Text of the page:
In New York, the Domestic Relations Law sets forth multiple grounds for divorce in New York. The "traditional" grounds for divorce, including adultery, have been rendered nearly extinct because of New York's passage of equitable distribution and the "No-Fault" divorce that was added in 2010.
Even with the passage of the "No-Fault" divorce law, there are circumstances where allegations of adultery still have great significance in matrimonial actions. Last week, the Appellate Division, Second Department was able to weigh in on such a case.
In an opinion, Justice Dillion, stated the the case provided the Court an opportunity examine, and "sharpen for the matrimonial bar" the evidence that a party must present to establish a cause of action alleging adultery.
Justice Dillion's Legal Analysis
Justice Dillion starts by recognizing that allegations of adultery come with unique evidence issues. The conduct, for the most part, is often clandestine and out of public view. And proving it usually will depend on circumstantial evidence, rather than direct proof.
That's why since at least 1877, the appellate courts in New York have held that adultery may be proved circumstantially by showing a (1) lascivious desire, and (2) the opportunity to gratify the desire, and (3) acting upon the desire.
The court went on to highlight there is almost no law addressing summary judgment motions to establish, or dismiss, claims of adultery. This is for three main reasons. First, until 1979, parties in a matrimonial action were prohibited from moving for summary judgment. "Reverse summary judgment" was also not allowed, that procedure being where a party would simply admit all the allegations in a complaint or counterclaim and move for a judgment on the pleadings.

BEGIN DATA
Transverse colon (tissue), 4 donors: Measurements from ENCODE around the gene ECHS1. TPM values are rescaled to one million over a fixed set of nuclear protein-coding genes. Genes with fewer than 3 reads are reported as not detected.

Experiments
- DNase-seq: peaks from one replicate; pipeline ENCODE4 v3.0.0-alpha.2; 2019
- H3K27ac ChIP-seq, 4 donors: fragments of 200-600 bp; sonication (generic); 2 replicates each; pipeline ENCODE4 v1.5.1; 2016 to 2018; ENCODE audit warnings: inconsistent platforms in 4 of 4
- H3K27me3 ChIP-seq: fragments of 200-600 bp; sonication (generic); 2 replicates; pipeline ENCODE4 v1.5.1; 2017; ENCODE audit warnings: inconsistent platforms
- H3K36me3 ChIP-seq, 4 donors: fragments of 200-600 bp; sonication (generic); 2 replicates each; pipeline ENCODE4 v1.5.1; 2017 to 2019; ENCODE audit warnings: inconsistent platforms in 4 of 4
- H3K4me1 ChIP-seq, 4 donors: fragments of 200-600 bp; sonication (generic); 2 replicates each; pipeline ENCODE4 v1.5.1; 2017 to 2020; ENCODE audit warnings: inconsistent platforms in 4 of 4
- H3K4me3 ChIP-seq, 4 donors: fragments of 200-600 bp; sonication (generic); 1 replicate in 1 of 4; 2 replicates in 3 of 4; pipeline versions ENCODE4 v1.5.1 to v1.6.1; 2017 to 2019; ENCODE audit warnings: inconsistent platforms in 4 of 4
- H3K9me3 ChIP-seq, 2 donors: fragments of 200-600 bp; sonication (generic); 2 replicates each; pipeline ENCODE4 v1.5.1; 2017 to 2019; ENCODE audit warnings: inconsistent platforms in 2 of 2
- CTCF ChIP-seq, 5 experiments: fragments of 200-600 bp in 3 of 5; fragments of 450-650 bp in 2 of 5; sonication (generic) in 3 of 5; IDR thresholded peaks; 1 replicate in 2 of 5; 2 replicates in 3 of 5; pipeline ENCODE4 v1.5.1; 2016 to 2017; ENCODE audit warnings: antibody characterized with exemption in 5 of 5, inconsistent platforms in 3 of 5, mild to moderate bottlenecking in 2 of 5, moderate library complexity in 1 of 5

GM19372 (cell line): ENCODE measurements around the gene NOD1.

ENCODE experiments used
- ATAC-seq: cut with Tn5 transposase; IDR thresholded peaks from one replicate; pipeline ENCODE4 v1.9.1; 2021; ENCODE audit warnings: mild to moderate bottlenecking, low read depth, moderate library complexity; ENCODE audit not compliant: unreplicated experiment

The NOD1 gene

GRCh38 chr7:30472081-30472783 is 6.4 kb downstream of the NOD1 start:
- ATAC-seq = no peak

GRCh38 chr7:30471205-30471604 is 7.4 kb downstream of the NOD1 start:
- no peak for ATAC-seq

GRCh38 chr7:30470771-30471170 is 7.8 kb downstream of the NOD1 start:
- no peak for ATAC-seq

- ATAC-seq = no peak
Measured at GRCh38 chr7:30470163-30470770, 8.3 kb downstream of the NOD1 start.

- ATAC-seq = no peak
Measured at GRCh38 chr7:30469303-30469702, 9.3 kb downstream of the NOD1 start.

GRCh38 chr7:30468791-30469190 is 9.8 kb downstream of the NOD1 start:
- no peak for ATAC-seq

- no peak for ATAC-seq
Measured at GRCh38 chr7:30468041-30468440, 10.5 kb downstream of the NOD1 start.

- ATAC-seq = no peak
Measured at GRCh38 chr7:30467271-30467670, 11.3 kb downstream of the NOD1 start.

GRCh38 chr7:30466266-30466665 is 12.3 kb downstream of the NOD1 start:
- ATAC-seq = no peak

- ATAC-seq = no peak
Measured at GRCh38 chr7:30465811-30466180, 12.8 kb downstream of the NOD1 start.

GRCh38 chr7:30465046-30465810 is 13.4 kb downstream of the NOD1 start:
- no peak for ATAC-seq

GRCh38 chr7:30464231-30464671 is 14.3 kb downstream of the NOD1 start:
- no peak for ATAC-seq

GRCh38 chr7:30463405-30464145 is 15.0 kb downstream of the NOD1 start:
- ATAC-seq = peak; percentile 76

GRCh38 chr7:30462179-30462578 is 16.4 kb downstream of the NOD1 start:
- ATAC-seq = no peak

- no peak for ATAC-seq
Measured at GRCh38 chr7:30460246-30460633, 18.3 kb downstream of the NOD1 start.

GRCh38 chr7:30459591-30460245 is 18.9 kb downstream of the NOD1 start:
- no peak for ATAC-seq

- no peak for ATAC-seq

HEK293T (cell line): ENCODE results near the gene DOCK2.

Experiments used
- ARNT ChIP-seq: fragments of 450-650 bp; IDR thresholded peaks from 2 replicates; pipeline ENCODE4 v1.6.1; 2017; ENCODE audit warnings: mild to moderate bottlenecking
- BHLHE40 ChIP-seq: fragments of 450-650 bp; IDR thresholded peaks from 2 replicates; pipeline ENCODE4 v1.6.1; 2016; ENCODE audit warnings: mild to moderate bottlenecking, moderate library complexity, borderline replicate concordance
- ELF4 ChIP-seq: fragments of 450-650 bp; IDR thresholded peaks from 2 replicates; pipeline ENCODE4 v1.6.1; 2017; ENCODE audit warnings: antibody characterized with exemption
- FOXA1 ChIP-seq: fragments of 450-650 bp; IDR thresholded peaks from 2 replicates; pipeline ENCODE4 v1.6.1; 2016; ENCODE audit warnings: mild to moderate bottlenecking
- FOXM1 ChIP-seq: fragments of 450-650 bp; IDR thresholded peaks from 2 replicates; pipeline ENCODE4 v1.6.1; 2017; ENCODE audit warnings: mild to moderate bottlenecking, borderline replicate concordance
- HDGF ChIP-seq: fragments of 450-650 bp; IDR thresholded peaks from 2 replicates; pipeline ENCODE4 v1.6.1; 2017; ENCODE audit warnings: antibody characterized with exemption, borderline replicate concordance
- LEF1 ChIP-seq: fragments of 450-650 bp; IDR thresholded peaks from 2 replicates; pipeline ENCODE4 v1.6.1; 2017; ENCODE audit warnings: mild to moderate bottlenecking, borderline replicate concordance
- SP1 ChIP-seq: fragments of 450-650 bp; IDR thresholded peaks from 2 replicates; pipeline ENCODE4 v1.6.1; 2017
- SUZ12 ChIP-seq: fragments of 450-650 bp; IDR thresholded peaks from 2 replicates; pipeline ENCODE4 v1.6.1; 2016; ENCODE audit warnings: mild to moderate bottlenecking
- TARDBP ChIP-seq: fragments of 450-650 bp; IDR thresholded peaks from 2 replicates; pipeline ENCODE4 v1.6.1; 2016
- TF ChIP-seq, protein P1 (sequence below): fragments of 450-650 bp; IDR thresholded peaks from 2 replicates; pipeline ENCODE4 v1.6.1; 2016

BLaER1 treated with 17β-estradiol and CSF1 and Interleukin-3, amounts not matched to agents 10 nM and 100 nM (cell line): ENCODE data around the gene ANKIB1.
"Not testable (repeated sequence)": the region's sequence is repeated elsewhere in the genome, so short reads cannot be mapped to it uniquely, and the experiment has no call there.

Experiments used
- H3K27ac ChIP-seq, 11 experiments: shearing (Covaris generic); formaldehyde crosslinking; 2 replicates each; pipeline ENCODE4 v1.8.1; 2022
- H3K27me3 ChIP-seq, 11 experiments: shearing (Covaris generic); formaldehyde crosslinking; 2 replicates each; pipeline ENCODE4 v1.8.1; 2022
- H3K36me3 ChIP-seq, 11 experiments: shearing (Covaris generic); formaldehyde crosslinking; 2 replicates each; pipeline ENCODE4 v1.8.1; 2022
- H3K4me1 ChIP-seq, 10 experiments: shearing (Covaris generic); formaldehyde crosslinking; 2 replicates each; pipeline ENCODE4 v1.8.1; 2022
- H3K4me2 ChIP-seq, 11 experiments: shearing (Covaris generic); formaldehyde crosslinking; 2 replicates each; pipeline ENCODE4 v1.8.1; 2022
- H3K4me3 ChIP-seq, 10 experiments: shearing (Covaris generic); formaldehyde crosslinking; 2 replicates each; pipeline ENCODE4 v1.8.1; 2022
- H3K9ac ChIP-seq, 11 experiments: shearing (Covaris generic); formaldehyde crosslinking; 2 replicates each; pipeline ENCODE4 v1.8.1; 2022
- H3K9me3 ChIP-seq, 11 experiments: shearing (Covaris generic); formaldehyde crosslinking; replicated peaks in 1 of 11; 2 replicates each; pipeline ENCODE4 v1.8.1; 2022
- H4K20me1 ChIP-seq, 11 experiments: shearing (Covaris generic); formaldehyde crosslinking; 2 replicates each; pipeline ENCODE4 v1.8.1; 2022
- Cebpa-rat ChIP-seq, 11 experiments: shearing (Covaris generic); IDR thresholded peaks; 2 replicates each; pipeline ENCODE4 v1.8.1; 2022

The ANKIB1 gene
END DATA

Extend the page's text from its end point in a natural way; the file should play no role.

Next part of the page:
Another reason why there is so little case law is the equitable distribution law itself. Marital fault is not among any of the factors to be considered for equitable distribution, and absent very rare circumstances, the reason for the dissolution of the marriage does not impact how marital assets are going to be distributed. The parties to a matrimonial action pay little attention to fault, but rather care more about matters of equitable distribution, parental access to children, child support and add-on expenses, and spousal maintenance.
Finally, the passage of New York's "No-Fault" divorce law in 2010 has had the practical effect of displacing the other grounds that may have been asserted and litigated in matrimonial actions. By extension, these reasons have resulted on fewer and fewer decisional authorities on grounds, including adultery.
"Proximity Plus Standard"
As stated earlier, the three-part test for circumstantially prove adultery is desire, opportunity, and intent. But Justice Dillion notes that those elements date back to a time when women were not routinely in workplaces as they are now. Society was also less mobile, with cars and airplanes used far less than they are today. He further notes that men and women work in the same locations, attend meetings, share lunches, exercise at gyms, and travel together for business.
As a result, the "opportunity" for infidelity can't simply be "proximity" but instead it must be "proximity plus." The "plus" also need not be irrefutable evidence, all it needs to be are facts from which reasonable inferences may be draw, that goes beyond the mere proximity of the two people themselves. The Court gives examples like: hotel receipts, plane tickets to destinations deviating from the norm, suspicious emails or other writings (text messages or social media messages), or suspicious conversations overheard by a witness.
Why did this Matter?
You might be asking yourself, if New York is a "No-Fault" divorce state, then why was this even litigated at the Appellate Division? Well the details matter. Apparently, the parties executed a prenuptial agreement where the husband agreed that if he engaged in infidelity, the wife would receive up to 80% of his future gross lifetime earnings from all sources, and 80% of all marital assets. As a result, the viability or non-viability of the adultery counterclaim had obvious financial ramifications to the outcome of the divorce action.